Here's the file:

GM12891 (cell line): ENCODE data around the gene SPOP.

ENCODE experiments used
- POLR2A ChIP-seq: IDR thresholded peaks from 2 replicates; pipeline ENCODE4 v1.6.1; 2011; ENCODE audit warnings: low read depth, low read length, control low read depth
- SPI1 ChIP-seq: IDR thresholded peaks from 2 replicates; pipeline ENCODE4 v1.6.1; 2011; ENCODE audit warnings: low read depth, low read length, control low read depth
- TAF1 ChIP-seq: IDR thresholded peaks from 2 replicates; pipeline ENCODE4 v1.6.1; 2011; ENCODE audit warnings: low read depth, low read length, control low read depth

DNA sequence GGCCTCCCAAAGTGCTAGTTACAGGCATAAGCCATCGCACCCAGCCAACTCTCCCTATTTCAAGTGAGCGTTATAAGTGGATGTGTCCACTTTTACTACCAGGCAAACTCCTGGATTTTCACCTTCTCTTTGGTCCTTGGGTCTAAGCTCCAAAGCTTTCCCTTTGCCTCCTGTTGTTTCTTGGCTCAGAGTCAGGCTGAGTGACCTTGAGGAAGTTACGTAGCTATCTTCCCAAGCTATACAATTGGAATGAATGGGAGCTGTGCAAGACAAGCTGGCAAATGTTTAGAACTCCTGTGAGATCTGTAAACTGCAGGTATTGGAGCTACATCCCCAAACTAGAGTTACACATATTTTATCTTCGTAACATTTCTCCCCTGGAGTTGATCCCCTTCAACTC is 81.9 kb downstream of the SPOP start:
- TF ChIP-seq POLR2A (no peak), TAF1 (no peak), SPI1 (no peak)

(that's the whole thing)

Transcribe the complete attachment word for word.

GM12891 (cell line): ENCODE data around the gene SPOP.

ENCODE experiments used
- POLR2A ChIP-seq: IDR thresholded peaks from 2 replicates; pipeline ENCODE4 v1.6.1; 2011; ENCODE audit warnings: low read depth, low read length, control low read depth
- SPI1 ChIP-seq: IDR thresholded peaks from 2 replicates; pipeline ENCODE4 v1.6.1; 2011; ENCODE audit warnings: low read depth, low read length, control low read depth
- TAF1 ChIP-seq: IDR thresholded peaks from 2 replicates; pipeline ENCODE4 v1.6.1; 2011; ENCODE audit warnings: low read depth, low read length, control low read depth

DNA sequence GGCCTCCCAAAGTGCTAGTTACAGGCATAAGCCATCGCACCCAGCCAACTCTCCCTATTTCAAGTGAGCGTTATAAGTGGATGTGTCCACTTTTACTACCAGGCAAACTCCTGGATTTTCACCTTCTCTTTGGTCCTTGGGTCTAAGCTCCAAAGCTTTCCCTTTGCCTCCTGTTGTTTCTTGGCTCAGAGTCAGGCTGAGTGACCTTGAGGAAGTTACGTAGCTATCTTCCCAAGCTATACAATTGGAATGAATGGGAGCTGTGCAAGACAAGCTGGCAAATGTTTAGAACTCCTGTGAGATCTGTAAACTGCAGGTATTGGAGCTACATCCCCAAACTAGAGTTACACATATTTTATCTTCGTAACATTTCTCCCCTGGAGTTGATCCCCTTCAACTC is 81.9 kb downstream of the SPOP start:
- TF ChIP-seq POLR2A (no peak), TAF1 (no peak), SPI1 (no peak)